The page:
• Napster

  • Unstructured P2P– no control over topology and file placement

    • Gnutella, Morpheus, Kazaa, etc

  • Structured P2P – topology is tightly controlled and placement of files are not random

    • Chord, CAN, Pastry, Tornado, etc

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What’s next in the future?

  • P2P NEVs (Networked Virtual Environments)

    • P2P MMOGs (Massively Multiplayer Online Games)

    • P2P 3D Scene Streaming

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P2P-NVE:Peer-to-Peer Networked Virtual Environment

Part of the following slides are adapted from www.movesinstitute.org/~mcgredo/NVE.ppt

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NVE Examples

  • Commercial:

    • FPS: America’s Army

    • MMOGQuake, Unreal, EverQuest, World of Warcraft (WoW), Lineage, Second Life, FPS (first person shooter)

  • Research: NPSNET, Dive, MASSIVE

  • Military: Close Combat Tactical Trainer, SIMNET

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Americas Army

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Massively Multiplayer Online Games

MMOGs are growing quickly

8 million registered users for World of Warcraft

Over 100,000concurrent players

Billion-dollar business

Adaptive Computing and Networking Lab, CSIE, NCU

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Adaptive Computing and Networking Lab, CSIE, NCU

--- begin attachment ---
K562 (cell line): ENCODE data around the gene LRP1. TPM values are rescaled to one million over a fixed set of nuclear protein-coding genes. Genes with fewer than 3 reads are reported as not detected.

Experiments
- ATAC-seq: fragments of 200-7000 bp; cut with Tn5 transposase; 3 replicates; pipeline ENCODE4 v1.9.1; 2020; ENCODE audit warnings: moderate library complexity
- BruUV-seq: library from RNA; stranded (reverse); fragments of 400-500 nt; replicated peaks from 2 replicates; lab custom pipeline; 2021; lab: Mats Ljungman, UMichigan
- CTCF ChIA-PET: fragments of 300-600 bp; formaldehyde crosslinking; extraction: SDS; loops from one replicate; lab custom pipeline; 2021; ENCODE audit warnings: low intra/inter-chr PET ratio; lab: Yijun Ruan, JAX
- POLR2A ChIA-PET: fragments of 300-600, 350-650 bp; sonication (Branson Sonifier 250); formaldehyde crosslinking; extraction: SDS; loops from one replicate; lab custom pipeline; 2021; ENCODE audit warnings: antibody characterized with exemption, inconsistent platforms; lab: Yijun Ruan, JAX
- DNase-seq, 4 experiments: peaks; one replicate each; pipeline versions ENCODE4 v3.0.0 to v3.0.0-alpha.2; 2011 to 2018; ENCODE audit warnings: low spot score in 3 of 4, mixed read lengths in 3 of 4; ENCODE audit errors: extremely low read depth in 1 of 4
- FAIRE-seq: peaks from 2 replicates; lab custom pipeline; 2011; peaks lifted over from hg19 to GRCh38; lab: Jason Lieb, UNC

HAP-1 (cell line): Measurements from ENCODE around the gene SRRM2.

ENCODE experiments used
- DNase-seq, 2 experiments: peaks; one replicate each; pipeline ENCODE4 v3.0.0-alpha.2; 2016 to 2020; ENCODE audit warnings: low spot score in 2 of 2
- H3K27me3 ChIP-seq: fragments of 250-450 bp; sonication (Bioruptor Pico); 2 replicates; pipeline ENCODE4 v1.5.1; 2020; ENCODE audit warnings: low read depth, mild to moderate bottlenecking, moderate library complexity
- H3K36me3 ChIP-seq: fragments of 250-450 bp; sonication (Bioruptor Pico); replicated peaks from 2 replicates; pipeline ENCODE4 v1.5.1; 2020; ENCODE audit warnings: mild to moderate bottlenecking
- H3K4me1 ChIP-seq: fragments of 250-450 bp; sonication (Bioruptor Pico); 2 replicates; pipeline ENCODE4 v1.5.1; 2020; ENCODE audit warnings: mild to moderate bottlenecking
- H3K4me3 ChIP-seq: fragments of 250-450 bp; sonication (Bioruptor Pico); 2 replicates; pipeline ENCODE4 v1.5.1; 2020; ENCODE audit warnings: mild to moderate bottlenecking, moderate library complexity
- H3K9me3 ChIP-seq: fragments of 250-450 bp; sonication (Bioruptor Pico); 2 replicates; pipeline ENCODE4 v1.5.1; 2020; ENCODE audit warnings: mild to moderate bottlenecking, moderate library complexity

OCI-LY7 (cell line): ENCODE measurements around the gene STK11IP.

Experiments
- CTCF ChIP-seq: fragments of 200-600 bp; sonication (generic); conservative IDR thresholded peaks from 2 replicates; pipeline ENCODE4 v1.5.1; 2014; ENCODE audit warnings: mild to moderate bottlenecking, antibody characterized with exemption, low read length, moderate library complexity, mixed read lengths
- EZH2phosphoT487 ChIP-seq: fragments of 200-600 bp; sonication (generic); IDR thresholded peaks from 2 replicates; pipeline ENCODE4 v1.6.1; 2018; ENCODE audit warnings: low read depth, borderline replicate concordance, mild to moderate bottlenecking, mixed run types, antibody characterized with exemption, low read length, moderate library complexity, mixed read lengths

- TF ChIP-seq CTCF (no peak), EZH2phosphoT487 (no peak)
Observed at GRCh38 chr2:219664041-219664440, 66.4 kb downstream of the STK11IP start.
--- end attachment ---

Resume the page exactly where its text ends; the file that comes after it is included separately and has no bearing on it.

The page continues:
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Adaptive Computing and Networking Lab, CSIE, NCU

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Adaptive Computing and Networking Lab, CSIE, NCU

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Close Combat Tactical Trainer

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NVE (1)

  • Networked Virtual Environments (NVEs) are computer-generated virtual world where multiple geographically distributed users can assume virtual representatives (or avatars) to concurrently interact with each other

  • A.K.A. Distributed Virtual Environments (DVEs)

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NVE (3)

  • 3D virtual world with

    • People (avatar)

    • Objects

    • Terrain

    • Agents

  • Each avatar can do a lot of operations

    • Move

    • Chat

    • Other actions…

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NVE Components

  • •Graphic display

  • •User input and communication

  • •Processing/CPU

  • •Data network

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NVE Components: Graphics

  • The display and CPU have become astonishingly cheap in the last few years